Access is denied.


    Also, the error seems to occur for every file in the folder that has a problem.

  8. #8
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    Still more mysteries. I decided to Google that error code and a little digging found a productive link:

    http://www.experts-exchange.com/OS/M..._23778276.html

    This posting suggests using the /ZB switch to "use restartable mode; if access denied use Backup mode." I went and checked the RoboCopy command line help and that confirms this statement. In fact it's the exact same text.

    OK, I give that a try. RoboCopy then fails, immediately, with the following error:

    ERROR : You do not have the Backup and Restore Files user rights.
    ***** You need these to perform Backup copies (/B or /ZB).

    ERROR : Robocopy ran out of memory, exiting.
    ERROR : Invalid Parameter #%d : "%s"

    ERROR : Invalid Job File, Line #%d :"%s"

  9. #9
    jwoods
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    Try using the /sec option to copy security.

  10. #10
    Super Moderator satrow's Avatar
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    This might furnish some clues or areas to investigate: https://support.microsoft.com/en-us/gp/access-denied

  11. #11
    WS Lounge VIP Browni's Avatar
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    Quote Originally Posted by BHarder View Post
    I checked the XP firewall and it's off already. Also, a GPO prevents me from altering that setting, not that it matters when the firewall is already off.
    I'm curious about group policy preventing you from changing that setting.

    Are these computers supplied by your company? If so, you may need to speak to their IT department about any restrictions on the PC's.

  12. #12
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    Can you copy the files manually to rule out a robocopy problem?
    Is the account you use a member of the Backup Operators group?

    cheers, Paul

  13. #13
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    Quote Originally Posted by Browni View Post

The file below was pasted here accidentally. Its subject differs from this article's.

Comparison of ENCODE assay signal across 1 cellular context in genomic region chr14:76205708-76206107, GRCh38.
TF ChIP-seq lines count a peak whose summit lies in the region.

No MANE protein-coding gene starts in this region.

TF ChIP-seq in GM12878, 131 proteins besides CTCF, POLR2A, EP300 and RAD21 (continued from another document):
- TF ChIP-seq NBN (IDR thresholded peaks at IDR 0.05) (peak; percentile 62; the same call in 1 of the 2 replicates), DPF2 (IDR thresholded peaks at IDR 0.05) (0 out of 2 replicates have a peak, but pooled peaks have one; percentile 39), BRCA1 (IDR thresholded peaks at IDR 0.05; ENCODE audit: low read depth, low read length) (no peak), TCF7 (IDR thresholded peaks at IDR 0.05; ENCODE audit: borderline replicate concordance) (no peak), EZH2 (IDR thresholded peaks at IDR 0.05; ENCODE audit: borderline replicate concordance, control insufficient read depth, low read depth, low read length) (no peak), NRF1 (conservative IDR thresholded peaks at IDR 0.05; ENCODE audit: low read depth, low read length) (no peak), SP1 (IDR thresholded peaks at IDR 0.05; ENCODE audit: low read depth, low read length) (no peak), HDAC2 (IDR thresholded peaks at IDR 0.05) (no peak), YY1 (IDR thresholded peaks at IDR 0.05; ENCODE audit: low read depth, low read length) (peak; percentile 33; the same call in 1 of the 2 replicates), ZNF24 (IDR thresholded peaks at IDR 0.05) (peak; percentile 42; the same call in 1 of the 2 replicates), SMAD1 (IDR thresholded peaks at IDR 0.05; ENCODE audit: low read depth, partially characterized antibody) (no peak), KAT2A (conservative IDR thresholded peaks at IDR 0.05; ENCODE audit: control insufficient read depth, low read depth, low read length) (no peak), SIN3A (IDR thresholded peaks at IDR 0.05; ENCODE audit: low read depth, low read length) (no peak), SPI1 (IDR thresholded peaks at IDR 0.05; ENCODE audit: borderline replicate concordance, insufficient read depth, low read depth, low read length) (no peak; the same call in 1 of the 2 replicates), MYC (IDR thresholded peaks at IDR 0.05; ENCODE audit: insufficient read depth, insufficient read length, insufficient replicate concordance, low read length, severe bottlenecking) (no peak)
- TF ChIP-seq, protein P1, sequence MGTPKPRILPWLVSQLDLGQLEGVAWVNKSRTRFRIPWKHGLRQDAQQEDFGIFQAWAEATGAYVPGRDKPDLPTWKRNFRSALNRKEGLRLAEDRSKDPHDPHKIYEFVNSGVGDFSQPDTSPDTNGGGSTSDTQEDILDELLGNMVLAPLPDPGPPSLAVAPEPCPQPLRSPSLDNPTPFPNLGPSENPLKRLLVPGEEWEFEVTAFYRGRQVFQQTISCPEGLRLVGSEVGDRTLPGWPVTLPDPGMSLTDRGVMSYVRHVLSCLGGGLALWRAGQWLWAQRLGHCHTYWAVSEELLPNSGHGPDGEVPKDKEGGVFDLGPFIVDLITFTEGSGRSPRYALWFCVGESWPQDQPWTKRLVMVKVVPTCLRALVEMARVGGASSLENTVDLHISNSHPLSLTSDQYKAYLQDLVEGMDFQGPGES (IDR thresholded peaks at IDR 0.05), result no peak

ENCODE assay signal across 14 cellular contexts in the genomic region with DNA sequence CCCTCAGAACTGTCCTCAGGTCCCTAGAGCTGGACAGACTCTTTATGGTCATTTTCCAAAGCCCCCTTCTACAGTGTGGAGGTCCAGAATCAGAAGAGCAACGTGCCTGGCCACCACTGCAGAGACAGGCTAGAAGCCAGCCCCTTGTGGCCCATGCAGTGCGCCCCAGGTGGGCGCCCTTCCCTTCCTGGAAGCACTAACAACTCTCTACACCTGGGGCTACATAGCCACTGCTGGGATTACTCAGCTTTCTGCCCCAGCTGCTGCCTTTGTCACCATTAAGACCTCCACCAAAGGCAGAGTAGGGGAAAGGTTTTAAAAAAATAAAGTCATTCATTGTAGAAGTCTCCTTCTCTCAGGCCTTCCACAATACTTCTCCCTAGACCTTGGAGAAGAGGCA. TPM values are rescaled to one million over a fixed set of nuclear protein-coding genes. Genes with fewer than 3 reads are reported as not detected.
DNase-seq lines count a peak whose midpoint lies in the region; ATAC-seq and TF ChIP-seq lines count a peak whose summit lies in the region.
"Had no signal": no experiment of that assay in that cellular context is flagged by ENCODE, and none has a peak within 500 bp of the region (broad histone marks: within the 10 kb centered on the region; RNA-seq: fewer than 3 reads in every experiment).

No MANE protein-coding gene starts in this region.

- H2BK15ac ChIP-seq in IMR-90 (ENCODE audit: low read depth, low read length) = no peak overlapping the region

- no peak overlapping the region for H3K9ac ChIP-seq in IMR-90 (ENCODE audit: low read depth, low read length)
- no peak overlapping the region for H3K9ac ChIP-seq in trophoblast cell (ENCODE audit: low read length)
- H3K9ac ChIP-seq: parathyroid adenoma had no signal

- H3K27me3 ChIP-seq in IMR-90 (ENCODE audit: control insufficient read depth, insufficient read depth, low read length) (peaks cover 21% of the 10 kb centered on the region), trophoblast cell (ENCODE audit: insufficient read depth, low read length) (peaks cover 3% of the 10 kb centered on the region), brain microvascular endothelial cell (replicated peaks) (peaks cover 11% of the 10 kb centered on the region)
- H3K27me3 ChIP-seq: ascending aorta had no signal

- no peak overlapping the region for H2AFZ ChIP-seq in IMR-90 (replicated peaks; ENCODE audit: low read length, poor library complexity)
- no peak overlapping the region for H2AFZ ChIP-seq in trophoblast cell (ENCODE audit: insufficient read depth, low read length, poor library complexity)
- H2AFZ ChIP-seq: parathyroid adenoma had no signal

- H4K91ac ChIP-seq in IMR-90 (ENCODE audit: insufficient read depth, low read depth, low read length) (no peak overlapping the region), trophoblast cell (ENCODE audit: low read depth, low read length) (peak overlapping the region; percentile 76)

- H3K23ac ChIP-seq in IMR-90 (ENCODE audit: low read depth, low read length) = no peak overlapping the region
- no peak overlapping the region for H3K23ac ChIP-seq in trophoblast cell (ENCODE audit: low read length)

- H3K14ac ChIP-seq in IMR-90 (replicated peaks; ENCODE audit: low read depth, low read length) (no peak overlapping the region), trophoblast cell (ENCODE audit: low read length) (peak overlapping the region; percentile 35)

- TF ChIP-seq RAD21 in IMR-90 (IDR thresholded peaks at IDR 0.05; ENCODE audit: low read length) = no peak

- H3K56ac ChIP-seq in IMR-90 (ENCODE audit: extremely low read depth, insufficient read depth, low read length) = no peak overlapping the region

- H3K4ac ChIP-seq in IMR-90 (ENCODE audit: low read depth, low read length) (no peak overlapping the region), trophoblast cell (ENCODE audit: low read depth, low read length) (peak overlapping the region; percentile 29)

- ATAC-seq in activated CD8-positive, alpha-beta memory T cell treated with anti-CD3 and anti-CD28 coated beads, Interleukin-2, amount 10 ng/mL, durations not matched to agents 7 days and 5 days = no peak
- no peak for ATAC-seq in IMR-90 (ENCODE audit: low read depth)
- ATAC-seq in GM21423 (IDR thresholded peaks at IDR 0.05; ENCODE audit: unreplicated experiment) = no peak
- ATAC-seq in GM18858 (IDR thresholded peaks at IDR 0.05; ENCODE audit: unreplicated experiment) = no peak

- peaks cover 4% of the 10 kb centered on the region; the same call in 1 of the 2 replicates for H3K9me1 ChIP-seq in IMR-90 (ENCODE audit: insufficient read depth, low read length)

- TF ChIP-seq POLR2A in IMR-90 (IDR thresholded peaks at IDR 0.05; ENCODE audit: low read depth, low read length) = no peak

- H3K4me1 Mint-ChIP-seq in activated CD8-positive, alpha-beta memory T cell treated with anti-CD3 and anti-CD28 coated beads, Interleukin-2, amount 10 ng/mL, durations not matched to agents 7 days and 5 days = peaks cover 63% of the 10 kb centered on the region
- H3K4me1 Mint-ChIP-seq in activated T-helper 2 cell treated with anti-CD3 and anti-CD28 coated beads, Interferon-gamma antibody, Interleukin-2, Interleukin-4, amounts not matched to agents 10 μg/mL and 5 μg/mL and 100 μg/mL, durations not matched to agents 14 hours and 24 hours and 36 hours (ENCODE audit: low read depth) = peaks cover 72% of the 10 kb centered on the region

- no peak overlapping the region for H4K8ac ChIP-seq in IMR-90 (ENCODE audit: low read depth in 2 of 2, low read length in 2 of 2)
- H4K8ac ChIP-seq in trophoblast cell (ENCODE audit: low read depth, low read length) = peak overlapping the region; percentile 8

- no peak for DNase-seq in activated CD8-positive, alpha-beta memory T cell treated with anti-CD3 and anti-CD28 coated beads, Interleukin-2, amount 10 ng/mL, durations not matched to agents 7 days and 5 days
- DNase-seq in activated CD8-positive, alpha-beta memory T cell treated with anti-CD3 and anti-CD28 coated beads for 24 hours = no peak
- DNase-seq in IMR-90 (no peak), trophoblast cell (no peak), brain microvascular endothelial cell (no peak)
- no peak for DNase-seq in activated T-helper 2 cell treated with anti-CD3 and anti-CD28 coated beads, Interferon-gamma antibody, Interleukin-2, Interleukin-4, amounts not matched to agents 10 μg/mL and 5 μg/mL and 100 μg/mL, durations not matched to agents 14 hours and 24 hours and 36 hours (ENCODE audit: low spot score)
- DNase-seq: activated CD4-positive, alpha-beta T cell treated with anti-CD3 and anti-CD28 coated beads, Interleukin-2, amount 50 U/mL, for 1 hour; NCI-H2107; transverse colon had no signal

Are these computers supplied by your company?
    Yes.

    Quote Originally Posted by Browni View Post
    If so, you may need to speak to their IT department about any restrictions on the PC's.
    Here's the thing. I am IT, or at least part of it. Approaching the organization formally was and still is a possibility. However there are also some reasons not to do so. The corporation is huge, company PC's are only "somewhat" standardized, and the help desk experience is highly variable. Also, this matter could be particular to me and my circumstances, meaning that other users may get little or no benefit from any solution.

  14. #14
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    Quote Originally Posted by jwoods View Post
    Try using the /sec option to copy security.
    Interesting idea. Tried it both with and without the /zb options. No change either way.

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    Went back and took a 2nd look at the error message. Then it jumped out at me! The error is talking about access to the Win7 desktop system, not the XP laptop. Argh!

    I checked folder permissions on the correct system, and sure enough, My Music was set to Read Only. Why, I don't know. I changed that to grant myself write access (folder, contents and subfolder(s)). However the error persists anyway. Huh??

    One thing that's odd. When I view the folder from a command line, My Music is listed as a Junction rather than a Dir. A Junction seems to be a pointer because it lists a slightly different folder as the destination for that entry. Junctions are... new to me. Wot's a Junction?